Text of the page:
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Abstract

Based on fieldwork amongst Burundians in Rwanda, the Netherlands and Belgium, this article explores how information circulates transnationally in times of political and violent crisis and how ordinary members of the diaspora seek to manage these flows of information. Our main argument is that conflict in the homeland creates a massive flow of information across various digital platforms and that while members of the diaspora eagerly take part in consuming and sharing this information, they do so reticently. Rather than simply explore the information flows, their intensity, their ‘spread’ or their content, we explore how individuals in the diaspora engage in emotion work, as they struggle between being ‘hailed’ by the images and messages flowing with ever-increasing intensity, speed and urgency and their reticence towards getting too involved.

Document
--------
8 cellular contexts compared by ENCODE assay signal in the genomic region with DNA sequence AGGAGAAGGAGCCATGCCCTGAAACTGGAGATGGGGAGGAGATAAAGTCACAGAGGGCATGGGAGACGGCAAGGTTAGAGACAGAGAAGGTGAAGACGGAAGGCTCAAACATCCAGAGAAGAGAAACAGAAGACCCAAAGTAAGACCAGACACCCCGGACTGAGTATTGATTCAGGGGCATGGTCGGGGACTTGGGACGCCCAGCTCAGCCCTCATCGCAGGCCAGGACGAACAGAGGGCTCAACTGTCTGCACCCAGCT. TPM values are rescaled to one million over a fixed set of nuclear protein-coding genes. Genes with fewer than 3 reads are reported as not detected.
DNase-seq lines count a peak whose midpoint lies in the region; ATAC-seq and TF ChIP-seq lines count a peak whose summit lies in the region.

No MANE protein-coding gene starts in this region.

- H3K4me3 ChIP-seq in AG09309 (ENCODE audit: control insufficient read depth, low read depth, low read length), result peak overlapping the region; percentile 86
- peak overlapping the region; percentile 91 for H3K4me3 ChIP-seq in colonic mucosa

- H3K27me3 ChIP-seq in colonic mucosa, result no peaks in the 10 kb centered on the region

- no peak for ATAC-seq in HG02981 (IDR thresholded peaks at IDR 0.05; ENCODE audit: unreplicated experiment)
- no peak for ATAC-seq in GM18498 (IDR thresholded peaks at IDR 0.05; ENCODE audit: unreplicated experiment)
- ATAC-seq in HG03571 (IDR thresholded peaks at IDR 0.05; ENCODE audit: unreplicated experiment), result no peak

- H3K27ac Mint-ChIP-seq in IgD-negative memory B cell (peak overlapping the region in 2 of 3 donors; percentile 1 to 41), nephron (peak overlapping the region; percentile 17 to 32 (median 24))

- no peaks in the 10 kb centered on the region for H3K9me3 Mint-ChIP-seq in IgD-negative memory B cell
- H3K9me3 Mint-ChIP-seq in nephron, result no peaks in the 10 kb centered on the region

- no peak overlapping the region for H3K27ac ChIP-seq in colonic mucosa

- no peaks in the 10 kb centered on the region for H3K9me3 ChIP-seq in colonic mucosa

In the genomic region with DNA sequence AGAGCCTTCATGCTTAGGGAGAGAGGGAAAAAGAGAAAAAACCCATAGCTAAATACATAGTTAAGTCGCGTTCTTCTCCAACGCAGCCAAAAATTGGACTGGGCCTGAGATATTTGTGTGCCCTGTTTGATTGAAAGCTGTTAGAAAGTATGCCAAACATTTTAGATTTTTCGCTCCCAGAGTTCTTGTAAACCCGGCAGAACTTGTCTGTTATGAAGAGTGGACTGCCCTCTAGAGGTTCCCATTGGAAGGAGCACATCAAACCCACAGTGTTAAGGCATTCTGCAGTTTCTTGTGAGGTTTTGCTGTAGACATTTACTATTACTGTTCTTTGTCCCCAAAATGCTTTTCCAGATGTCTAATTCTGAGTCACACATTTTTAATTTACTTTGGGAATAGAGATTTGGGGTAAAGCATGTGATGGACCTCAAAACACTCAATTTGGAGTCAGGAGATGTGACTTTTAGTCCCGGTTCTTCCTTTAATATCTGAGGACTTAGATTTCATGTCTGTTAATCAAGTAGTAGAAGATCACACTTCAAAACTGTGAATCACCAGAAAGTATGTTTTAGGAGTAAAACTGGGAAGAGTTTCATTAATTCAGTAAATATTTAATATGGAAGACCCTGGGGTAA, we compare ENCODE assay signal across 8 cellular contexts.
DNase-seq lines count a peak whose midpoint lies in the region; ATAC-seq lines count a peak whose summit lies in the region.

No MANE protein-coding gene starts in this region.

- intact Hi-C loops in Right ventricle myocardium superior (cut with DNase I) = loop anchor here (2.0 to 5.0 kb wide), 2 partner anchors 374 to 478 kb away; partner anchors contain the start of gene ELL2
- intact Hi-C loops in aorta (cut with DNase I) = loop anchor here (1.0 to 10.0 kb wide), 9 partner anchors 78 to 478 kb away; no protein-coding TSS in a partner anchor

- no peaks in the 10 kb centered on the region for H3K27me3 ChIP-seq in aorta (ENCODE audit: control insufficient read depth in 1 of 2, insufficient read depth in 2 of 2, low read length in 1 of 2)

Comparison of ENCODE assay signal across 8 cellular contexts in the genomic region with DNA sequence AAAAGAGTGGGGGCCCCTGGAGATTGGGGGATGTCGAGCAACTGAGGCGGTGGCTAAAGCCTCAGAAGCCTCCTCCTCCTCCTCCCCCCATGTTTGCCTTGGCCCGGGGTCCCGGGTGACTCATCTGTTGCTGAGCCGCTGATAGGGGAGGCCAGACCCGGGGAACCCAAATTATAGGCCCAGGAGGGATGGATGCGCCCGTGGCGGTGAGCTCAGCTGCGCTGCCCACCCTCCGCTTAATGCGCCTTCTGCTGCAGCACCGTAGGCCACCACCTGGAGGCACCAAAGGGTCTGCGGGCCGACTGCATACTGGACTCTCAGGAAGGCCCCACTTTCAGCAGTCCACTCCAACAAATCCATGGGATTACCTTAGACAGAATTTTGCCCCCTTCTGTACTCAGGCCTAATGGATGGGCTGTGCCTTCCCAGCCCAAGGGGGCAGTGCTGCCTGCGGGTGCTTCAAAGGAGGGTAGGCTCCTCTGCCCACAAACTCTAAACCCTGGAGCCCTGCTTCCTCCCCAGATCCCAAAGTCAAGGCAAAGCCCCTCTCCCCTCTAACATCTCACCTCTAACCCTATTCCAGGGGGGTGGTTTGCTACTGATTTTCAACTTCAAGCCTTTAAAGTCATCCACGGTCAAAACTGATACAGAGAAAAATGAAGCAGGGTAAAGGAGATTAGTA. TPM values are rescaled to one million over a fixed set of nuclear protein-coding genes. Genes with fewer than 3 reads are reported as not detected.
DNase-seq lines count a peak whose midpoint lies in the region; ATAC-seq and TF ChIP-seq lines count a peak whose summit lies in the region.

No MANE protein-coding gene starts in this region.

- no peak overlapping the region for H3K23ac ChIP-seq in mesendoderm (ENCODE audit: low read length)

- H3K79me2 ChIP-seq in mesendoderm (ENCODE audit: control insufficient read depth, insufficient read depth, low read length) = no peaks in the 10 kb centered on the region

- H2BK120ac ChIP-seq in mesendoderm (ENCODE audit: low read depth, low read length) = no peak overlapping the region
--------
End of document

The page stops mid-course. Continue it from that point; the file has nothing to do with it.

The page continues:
In: African Diaspora